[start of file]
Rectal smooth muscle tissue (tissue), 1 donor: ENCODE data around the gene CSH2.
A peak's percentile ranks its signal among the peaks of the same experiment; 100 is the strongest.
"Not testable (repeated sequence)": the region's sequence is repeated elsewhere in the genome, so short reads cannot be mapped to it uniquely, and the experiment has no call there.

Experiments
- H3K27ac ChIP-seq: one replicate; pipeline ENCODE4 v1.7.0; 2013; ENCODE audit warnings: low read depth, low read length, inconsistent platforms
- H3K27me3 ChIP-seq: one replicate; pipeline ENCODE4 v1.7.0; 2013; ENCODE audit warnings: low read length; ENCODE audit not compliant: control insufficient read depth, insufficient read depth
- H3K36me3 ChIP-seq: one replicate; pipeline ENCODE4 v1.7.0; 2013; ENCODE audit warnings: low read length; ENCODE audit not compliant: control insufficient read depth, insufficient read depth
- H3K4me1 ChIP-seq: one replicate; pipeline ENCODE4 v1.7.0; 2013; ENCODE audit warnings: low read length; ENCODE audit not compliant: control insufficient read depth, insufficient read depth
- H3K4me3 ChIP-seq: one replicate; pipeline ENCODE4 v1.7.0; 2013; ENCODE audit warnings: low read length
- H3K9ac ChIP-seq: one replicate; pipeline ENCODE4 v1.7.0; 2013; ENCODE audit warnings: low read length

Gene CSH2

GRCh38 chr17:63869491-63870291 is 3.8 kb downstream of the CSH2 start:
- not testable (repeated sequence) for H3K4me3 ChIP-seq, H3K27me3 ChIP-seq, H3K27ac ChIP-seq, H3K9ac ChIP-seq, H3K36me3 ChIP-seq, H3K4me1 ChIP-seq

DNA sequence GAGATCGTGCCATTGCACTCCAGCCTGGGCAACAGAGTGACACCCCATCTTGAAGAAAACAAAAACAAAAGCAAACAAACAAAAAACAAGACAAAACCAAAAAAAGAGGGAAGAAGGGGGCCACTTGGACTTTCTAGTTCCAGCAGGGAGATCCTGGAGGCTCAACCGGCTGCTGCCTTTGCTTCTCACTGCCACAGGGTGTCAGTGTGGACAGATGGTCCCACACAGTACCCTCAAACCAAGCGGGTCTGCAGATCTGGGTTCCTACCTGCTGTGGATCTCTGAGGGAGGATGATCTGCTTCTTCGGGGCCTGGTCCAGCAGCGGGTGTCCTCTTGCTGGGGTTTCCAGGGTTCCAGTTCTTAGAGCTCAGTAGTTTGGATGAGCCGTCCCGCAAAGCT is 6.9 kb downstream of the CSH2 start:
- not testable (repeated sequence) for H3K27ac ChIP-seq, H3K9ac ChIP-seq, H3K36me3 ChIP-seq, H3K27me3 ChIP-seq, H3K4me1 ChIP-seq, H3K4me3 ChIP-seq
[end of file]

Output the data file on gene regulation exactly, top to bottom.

Rectal smooth muscle tissue (tissue), 1 donor: ENCODE data around the gene CSH2.
A peak's percentile ranks its signal among the peaks of the same experiment; 100 is the strongest.
"Not testable (repeated sequence)": the region's sequence is repeated elsewhere in the genome, so short reads cannot be mapped to it uniquely, and the experiment has no call there.

Experiments
- H3K27ac ChIP-seq: one replicate; pipeline ENCODE4 v1.7.0; 2013; ENCODE audit warnings: low read depth, low read length, inconsistent platforms
- H3K27me3 ChIP-seq: one replicate; pipeline ENCODE4 v1.7.0; 2013; ENCODE audit warnings: low read length; ENCODE audit not compliant: control insufficient read depth, insufficient read depth
- H3K36me3 ChIP-seq: one replicate; pipeline ENCODE4 v1.7.0; 2013; ENCODE audit warnings: low read length; ENCODE audit not compliant: control insufficient read depth, insufficient read depth
- H3K4me1 ChIP-seq: one replicate; pipeline ENCODE4 v1.7.0; 2013; ENCODE audit warnings: low read length; ENCODE audit not compliant: control insufficient read depth, insufficient read depth
- H3K4me3 ChIP-seq: one replicate; pipeline ENCODE4 v1.7.0; 2013; ENCODE audit warnings: low read length
- H3K9ac ChIP-seq: one replicate; pipeline ENCODE4 v1.7.0; 2013; ENCODE audit warnings: low read length

Gene CSH2

GRCh38 chr17:63869491-63870291 is 3.8 kb downstream of the CSH2 start:
- not testable (repeated sequence) for H3K4me3 ChIP-seq, H3K27me3 ChIP-seq, H3K27ac ChIP-seq, H3K9ac ChIP-seq, H3K36me3 ChIP-seq, H3K4me1 ChIP-seq

DNA sequence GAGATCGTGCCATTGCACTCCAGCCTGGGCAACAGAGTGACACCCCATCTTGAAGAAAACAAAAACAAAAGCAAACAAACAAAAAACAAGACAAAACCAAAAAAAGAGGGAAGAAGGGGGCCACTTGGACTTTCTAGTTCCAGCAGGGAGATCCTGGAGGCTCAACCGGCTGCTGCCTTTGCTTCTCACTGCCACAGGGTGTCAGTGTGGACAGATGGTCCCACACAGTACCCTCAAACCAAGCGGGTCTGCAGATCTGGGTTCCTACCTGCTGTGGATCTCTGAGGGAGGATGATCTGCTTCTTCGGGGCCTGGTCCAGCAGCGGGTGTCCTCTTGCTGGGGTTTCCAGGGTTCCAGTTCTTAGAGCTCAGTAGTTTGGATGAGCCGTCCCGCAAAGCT is 6.9 kb downstream of the CSH2 start:
- not testable (repeated sequence) for H3K27ac ChIP-seq, H3K9ac ChIP-seq, H3K36me3 ChIP-seq, H3K27me3 ChIP-seq, H3K4me1 ChIP-seq, H3K4me3 ChIP-seq